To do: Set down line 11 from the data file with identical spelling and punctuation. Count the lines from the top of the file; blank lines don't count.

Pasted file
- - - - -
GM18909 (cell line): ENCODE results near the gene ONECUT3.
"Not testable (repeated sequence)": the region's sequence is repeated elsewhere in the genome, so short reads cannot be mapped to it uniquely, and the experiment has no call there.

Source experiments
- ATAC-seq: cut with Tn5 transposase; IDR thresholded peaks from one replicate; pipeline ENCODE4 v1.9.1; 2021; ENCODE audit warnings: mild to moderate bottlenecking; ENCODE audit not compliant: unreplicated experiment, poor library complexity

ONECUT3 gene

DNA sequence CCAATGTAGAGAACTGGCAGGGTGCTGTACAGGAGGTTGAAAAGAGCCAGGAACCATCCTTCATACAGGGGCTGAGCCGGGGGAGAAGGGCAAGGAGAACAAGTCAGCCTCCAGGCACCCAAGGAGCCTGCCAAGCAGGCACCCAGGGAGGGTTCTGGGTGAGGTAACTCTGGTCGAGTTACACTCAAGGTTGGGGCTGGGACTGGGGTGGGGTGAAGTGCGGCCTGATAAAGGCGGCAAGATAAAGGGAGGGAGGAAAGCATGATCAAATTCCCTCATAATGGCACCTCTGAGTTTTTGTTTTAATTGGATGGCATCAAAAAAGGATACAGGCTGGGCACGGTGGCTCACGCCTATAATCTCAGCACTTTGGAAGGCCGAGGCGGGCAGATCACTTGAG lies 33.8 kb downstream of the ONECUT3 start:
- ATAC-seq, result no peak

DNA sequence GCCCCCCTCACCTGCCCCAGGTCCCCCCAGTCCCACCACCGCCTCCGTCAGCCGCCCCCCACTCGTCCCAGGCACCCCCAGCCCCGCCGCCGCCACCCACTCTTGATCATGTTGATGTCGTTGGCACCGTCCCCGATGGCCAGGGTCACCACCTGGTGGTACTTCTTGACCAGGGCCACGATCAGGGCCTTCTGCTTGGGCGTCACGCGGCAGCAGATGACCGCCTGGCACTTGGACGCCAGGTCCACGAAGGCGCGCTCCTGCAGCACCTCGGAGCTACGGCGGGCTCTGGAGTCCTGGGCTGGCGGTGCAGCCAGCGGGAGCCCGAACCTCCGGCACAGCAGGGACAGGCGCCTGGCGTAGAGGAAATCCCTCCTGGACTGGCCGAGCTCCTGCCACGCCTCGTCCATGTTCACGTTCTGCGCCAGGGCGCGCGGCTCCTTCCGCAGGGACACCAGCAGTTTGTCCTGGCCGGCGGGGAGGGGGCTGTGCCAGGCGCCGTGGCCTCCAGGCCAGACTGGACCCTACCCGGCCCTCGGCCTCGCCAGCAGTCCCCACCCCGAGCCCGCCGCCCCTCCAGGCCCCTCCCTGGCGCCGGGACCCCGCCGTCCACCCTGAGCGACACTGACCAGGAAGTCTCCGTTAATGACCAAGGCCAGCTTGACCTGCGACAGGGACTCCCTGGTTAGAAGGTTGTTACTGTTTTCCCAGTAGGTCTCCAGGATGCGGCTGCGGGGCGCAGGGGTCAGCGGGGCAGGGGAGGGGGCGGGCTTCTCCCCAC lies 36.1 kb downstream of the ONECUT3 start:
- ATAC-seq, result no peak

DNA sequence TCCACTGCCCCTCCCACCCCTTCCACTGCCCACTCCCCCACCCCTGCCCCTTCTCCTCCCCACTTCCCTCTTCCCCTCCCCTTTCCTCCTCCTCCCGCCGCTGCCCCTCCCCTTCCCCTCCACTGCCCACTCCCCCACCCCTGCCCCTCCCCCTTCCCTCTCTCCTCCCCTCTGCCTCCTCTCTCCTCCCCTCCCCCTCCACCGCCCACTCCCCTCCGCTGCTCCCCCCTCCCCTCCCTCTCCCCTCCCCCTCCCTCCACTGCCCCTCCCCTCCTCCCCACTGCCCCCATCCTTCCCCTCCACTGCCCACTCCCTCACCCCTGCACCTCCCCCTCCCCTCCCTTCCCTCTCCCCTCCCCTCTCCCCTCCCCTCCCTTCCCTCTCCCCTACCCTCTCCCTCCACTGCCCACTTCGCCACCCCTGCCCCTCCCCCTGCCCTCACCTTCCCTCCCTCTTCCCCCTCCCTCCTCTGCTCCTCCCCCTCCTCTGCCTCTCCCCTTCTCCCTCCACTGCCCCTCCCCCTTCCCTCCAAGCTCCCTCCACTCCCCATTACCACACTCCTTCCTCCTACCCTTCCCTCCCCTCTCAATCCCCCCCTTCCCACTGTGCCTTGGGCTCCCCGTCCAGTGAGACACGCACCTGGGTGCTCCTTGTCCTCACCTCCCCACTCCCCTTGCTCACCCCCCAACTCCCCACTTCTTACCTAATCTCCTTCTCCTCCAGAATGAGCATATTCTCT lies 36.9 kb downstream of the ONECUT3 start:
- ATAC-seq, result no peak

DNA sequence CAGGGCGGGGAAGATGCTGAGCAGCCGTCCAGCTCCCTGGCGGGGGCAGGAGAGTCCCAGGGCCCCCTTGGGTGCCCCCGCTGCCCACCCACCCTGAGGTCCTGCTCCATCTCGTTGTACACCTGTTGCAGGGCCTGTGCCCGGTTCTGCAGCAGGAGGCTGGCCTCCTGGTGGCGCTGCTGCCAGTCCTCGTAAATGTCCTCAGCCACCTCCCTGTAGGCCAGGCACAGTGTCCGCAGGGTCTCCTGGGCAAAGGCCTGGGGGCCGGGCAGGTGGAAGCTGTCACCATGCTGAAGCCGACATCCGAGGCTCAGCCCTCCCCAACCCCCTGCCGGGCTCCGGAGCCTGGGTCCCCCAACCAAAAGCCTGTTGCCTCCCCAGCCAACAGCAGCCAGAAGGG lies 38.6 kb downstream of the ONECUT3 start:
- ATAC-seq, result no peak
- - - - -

- ATAC-seq, result no peak